Rotation of the pawl wheel 72 in the counter clock-wise direction of the arrow R4 is brought about as illustrated in FIGS. 12a-12c . In FIG. 12a the wire 73 is cool and expanded so that the actuator spring rod end 75 is in its rightmost position abutting end stop pin 78. The pawl spring end 79 locks the pawl wheel 72 against clock-wise rotation.

In FIG. 12b the nitinol wire 73 has been heated and has contracted thereby pulling the actuator rod end 75 to the left against the spring forces R1 and R2 until it abuts the end stop pin 77.

In FIG. 12c the nitinol wire 73 has been cooled and the actuator spring rod end 75 is rotating the wheel 72 counter clock-wise until abutting end stop pin 78 again while the pawl rod end is ratcheting against the spring force R3. Hereby, the pawl wheel has been rotated the peripheral distance of one tooth thereof.

As the pawl wheel rotates, the internal thread 71 of the wheel meshing with the threads 67 of the flexible piston rod elements 65 displaces the piston rod 63 into the carpule 58 for dispensing insulin through the catheter 62.

The end stop pins 77 and 78 are electrically connected to the flexible print board film 82 so that monitoring of the correct function of the actuator may take place by registering electrical contact between the end stop pins 77, 78 and the spring rod end 75 which indicates correct functioning of the actuator.

The flexible piston rod 63 could also be displaced by means of another actuator, for instance such as described in connection with the embodiment of FIGS. 1-4.

Referring now to FIG. 16, a carpule 58 identical to the one described in connection with FIGS. 8-11 is located adjacent an actuator generally referenced by the numeral 90 with a piston 91 of the actuator abutting the not visible piston 66 of the carpule.

The piston 91 is attached to the end of a steel strip 92 having an arcuate cross section taken at right angles to the longitudinal direction of the strip. This arcuate shape entails a rigidity of the strip 92 against lateral deflection such that the strip can transmit pressure forces to the piston 91 without collapsing because of lateral deflection.

A row of evenly spaced elongate apertures 93 are provided in the strip 92 for receiving ribs 94 of a roller 95 having a gear 96 meshing with a worm gear 97. The worm gear is actuated by an actuator that may be similar to the shape memory alloy actuators of FIG. 6-7 or 8-12.

By rotating the worm gear 97 the gear 96 and roller 95 are rotated whereby the ribs 94 received in the slits 93 unwind the strip 92 from the roll and displace it into the carpule whereby the piston 91 displaces the carpule piston and dispenses the insulin from the carpule 58 that is located in the dispensing device in the same manner as the carpule 58 of FIGS. 8-12.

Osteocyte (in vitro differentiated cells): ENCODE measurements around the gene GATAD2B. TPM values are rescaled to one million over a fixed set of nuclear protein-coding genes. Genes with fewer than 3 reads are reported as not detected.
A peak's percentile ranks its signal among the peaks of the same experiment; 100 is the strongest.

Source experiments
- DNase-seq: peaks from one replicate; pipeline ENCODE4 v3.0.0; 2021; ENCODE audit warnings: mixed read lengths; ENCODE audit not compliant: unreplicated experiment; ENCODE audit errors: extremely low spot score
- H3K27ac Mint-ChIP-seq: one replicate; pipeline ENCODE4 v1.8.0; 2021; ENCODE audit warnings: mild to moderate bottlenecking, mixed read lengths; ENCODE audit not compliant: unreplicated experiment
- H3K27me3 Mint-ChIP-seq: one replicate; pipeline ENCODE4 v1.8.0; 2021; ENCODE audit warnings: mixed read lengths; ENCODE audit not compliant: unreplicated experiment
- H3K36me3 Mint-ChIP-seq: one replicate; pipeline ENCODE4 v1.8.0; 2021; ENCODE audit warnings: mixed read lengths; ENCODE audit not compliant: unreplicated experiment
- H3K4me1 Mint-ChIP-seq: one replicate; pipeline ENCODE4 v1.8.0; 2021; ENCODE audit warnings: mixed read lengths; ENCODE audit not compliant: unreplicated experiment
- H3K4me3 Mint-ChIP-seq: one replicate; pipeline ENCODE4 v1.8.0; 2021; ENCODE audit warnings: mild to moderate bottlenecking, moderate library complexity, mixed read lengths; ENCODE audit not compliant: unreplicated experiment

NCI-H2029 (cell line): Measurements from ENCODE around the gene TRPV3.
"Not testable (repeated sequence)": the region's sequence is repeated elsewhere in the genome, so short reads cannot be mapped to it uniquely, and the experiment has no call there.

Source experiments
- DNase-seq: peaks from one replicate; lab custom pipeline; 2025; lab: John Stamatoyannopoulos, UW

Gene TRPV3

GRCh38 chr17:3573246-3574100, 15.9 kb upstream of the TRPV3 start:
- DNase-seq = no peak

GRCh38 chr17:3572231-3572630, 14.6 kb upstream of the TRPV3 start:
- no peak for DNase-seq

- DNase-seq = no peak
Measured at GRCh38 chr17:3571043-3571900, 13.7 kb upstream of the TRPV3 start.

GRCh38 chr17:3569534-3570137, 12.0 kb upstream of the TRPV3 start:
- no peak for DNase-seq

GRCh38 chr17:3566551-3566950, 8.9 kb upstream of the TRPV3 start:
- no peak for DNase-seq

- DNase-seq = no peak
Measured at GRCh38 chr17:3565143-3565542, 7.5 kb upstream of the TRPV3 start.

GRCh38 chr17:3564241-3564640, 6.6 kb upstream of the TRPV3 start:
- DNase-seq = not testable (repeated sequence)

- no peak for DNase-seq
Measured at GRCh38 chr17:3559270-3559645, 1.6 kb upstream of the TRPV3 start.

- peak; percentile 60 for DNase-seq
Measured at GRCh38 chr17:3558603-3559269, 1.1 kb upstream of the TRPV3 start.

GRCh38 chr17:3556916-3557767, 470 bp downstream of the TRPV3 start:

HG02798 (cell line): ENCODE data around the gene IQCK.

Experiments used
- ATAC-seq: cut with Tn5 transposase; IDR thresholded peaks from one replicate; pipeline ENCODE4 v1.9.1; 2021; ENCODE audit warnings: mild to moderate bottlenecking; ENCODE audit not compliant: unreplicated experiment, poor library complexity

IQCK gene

A medicine dispensing device or insulin pump according to the invention may function in several different manners depending on the design and programming of the various control elements of the circuit board 27:

1. Stand alone pump with constant flow:

The pump functions as a constant flow pump and may be designed for different flow rates, for instance 20 units/24 hours, 30 units/24 hours, etc. By depressing the bolus button 3 and holding it down, the pumping program is initiated and by again pressing the button 3 down and holding it, the pumping program is terminated while a short duration pressure on the bolus button 3 activates a bolus additional dosage of insulin of a certain magnitude.

FIG. 17 illustrates a possible programming of this type with the line 100 indicating a constant flow corresponding to 50 units/24 hr with a flow pause indicated at 101 between 20 and 21 hours after start. Bolus extra dosages are indicated at 102 and 103. Other flow rates are indicated with broken line graphs.

2. Stand alone pump with varying flow:

A timing device is incorporated in the printed circuit board 27 so that a standard program controls the flow dispensed by the pump during recurring 24 hour periods. The pre-programmed operating instructions may for example result in a lower dosage at night than during the day and an extra dosage at mealtimes.

FIG. 18 illustrates a possible programming of this type with the graph 104 indicating night-time dosage 105, day-time dosage 106, meal-time dosage 107, dosage pause 108 and bolus 109. Other dosage programs are indicated in broken lines.

3. Programmable pump type 1:

The pump is not provided with a predetermined program, but is provided with a programmable unit in the printed circuit board 27 and can be programmed by the user or a doctor by means of a controller 29. The programming must be able to take place through the packing material in which the dispensing device is supplied so that the user can transport the device in a sterilized packaging on vacations or the like without having to carry the controller along. The controller is a dedicated unit that for instance via a USB plug can be connected to a PC or it can be provided with cellular telephone capability for transmission of data. The controller can thus be programmed by a doctor or a user and be used for programming of the functioning of all subsequently used disposable dispensing devices.

4. Programmable pump type 2:

This pump functions in the same manner as programmable pump type 1, but the controller is a personal data device such as the type marketed under the trademark PALM PILOT®, or a laptop PC. This gives the additional advantage that the user may input health information and glucose level measurement results directly into the controller or programming unit and thus communicate such information to the doctor who may use this information when deciding whether the programming function of the controller or the programming unit is to be altered for subsequently used disposable dispensing devices.